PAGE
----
The “pipe-liners” play a most important part in the oil fields. Their work is most hazardous. They make possible the marketing of the oil. Their sufferings and hardships are almost unbelievable. Their work takes them into the fastnesses of the mountains, the wind-driven plains, into far distant, sunbaked deserts and through the swamps of tropical countries. To them “home” is the place where they are building the oil pipe line, and usually means a leaky tent a thousand miles from the comforts of a city.

The agents for the large corporations are always on the alert to secure the labor of “foreigners,” who, being new to the environment, may be counted upon to work for lower wages. In the South some ambitious scissor-bill is appointed as “herder” of the innocents, who, in order to make himself pat with the boss, will nearly drive the poor laborers to desperation.

Owing to the lying newspaper advertisements, there is a continual influx of labor toward the oil centers. This keeps competition keen among the workers and forces wages down to the barest possible point.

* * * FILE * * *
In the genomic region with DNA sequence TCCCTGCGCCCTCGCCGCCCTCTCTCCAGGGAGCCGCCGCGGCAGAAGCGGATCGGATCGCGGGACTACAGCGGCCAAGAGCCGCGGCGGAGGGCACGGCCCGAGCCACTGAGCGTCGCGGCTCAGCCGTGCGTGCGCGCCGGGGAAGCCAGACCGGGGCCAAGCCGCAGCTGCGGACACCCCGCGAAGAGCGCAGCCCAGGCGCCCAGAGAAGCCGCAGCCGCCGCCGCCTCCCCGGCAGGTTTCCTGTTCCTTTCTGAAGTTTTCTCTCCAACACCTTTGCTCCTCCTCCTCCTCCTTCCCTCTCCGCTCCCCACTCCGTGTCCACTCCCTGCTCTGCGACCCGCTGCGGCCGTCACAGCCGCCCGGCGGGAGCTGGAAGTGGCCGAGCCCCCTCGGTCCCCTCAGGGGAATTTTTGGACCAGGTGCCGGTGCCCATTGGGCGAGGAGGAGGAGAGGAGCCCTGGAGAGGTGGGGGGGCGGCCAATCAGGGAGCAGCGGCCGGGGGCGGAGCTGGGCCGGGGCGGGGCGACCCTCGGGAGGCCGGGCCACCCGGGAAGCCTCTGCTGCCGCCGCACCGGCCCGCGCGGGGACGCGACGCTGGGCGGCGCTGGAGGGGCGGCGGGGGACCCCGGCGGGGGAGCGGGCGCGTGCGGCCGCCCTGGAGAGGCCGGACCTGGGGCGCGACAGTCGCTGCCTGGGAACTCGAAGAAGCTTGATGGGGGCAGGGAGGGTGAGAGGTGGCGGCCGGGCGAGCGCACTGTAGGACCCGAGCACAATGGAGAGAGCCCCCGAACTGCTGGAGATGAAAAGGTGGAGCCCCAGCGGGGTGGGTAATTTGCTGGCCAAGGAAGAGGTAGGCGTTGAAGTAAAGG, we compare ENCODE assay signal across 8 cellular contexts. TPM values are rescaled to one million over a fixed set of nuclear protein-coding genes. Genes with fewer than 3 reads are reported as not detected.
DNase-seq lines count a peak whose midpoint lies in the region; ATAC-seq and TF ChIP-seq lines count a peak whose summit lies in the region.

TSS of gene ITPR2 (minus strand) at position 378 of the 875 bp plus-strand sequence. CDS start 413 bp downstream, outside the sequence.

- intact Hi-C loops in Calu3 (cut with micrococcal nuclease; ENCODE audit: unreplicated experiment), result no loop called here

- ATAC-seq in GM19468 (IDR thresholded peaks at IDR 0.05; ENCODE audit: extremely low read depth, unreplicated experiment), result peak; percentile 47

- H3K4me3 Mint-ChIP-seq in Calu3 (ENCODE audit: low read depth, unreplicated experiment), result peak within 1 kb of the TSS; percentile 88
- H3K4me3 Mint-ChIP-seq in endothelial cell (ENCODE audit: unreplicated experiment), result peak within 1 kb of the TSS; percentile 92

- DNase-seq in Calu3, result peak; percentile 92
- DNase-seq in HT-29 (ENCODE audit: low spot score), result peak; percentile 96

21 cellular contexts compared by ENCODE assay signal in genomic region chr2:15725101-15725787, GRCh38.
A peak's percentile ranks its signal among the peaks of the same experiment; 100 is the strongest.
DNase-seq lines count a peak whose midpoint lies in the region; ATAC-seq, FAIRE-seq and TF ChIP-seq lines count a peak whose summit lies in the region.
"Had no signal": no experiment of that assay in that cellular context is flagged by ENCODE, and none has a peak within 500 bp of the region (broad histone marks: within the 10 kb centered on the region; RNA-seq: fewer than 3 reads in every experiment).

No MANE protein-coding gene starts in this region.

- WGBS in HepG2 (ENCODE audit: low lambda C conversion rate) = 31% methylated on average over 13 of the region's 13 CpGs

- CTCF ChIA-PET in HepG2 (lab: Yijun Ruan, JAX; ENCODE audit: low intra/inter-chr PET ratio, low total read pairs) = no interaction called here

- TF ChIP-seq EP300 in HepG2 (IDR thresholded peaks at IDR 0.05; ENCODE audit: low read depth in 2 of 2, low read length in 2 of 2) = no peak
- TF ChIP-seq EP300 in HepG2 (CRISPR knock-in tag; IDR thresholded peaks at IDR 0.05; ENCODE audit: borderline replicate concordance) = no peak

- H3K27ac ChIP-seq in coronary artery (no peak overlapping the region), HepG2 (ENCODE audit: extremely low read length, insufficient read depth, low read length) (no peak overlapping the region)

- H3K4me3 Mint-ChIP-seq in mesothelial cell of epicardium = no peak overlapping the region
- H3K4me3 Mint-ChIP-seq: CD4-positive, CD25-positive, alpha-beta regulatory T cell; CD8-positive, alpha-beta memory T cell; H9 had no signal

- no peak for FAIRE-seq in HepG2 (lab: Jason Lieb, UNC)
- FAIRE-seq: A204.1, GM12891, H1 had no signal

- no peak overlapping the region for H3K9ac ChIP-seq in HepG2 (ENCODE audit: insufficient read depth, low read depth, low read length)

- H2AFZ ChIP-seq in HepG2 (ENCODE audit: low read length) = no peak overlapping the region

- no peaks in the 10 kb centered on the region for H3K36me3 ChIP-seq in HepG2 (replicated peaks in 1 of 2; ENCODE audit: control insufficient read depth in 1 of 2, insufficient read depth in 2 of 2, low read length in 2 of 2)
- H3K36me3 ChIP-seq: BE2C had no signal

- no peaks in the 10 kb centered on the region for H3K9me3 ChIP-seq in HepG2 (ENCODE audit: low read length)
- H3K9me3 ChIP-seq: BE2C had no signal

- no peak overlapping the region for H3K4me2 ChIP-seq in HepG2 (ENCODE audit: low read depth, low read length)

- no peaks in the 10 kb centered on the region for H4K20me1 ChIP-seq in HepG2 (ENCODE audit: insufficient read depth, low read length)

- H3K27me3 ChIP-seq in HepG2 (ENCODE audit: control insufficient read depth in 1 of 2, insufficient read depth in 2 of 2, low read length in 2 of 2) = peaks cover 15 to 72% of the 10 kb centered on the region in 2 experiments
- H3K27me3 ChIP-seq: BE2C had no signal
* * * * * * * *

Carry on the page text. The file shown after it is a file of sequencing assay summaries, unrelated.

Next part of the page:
Recently a large body of workers employed by the Gulf Pipe Line Company, superintended by a deposed politician and several cast-off “bar flies,” completed a very hazardous piece of pipe laying. This job was twelve miles from a railroad. They were hauled out TO the job, all right, were paid off in time slips, and turned off to shift for themselves. There was nothing to do but to trek the distance to the railroad station in the uncertainty that anybody would cash their checks.

A large pipe line contracting firm of Pittsburg, Pa., Boot & Flynn, contracted a piece of work in Vivien and Oil City, La. The white pipeliners proved to be too expensive, although they were experienced in the work, because they demanded decent wages and decent living conditions. The company agents were immediately instructed to employ an army of Italians, who were sequestered in and around Pittsburg. The Italians were shipped to Louisiana and set to putting in pipe lines. The American workers had received $3 a day. The Italians were to get $1.75 and board and house themselves.